“Generally, I just use my ears but also you need to be able to use your imagination and spot the possible potential of what could sound like the most insignificant of samples on first listen,” he says. “Simon Mills from Bent used to have the studio downstairs from us and I remember he used to do this great thing where he’d pick a record at random from his shelves and then challenge himself to make a tune out of just samples from that record. It’s a great method for learning to do the best with what you have in front of you, it also forces you to think out of the box in terms of how you treat the samples; for example, what if you had to make a drum kit up but the only samples you had were high-pitched bird noises how would you do it? With the wonder of how you can mangle things these days nothing is impossible.”
Sometimes his tunes contain samples from quite disparate sources yet they hang together as though they were made for each other. “Again it’s all in using your ears and fucking about with pitch and time,” he says. “It’s a real buzz when you hit on something like that.”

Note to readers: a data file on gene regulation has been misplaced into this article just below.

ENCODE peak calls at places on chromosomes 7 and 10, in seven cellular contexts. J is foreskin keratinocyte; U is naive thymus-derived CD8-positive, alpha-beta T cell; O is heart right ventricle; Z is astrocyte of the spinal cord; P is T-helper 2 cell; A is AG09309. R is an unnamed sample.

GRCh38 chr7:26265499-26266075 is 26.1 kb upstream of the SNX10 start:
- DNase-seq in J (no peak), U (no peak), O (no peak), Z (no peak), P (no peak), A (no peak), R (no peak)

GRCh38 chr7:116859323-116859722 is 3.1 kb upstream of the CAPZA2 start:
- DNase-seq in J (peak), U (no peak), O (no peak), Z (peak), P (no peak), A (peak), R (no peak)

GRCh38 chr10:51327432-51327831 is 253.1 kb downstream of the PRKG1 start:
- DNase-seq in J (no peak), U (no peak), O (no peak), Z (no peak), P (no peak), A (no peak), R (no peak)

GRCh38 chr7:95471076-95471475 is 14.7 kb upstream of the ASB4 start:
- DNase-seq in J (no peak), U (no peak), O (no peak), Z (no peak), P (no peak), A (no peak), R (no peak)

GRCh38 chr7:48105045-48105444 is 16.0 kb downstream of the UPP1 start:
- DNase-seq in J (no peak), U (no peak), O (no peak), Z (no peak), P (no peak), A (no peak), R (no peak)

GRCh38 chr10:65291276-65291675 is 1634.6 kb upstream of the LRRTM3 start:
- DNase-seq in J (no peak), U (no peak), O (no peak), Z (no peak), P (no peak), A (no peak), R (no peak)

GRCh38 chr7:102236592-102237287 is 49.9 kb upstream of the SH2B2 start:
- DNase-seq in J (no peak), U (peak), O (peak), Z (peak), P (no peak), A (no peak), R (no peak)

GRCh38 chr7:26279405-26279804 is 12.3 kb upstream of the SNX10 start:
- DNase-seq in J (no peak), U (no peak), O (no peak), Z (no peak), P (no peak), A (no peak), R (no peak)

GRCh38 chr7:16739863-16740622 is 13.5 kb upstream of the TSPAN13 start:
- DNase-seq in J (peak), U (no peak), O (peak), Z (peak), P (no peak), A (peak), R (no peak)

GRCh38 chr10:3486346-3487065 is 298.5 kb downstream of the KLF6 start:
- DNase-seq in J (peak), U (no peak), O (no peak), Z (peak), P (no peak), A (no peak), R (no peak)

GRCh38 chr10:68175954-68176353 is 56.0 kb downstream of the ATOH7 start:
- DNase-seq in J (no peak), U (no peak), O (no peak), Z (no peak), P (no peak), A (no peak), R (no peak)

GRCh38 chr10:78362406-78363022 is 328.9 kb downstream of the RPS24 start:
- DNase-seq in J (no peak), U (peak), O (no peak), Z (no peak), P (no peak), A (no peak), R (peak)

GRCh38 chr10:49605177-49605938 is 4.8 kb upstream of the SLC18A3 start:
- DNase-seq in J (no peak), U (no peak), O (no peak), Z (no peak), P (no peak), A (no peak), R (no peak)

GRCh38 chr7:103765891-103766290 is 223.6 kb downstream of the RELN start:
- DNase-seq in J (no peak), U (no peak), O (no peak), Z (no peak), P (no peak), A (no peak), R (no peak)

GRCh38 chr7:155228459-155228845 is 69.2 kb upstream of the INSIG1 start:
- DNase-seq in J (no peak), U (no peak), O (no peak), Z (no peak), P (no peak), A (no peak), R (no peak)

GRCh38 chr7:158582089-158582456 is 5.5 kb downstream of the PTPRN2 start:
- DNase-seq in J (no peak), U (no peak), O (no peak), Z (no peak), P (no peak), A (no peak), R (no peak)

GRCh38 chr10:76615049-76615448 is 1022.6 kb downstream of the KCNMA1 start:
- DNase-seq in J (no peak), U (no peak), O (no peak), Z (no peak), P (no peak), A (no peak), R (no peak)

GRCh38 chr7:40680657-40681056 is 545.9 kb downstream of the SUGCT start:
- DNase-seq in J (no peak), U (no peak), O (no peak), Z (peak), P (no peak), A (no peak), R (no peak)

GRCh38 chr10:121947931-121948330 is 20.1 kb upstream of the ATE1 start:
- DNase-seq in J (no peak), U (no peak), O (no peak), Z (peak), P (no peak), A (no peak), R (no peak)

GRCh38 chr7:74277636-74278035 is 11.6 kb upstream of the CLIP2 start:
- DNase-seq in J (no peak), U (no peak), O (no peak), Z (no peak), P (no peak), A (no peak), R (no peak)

So if the governing concepts of Baron’s studio approach seem to be experimentation, trusting your ears and attention to detail, once he’s hit on a good idea how does he achieve his sound? Obviously, there’s some sampling going on but what about favourite studio kit he just can’t do without?
“Well the Soundtoys collection of filters, effects and pre-amps is an absolute must,” he says. “Modeled on the best analogue kit the filters will beef up any drum loop, the delays can get proper trippy. It’s rare I do a tune these days without getting them involved.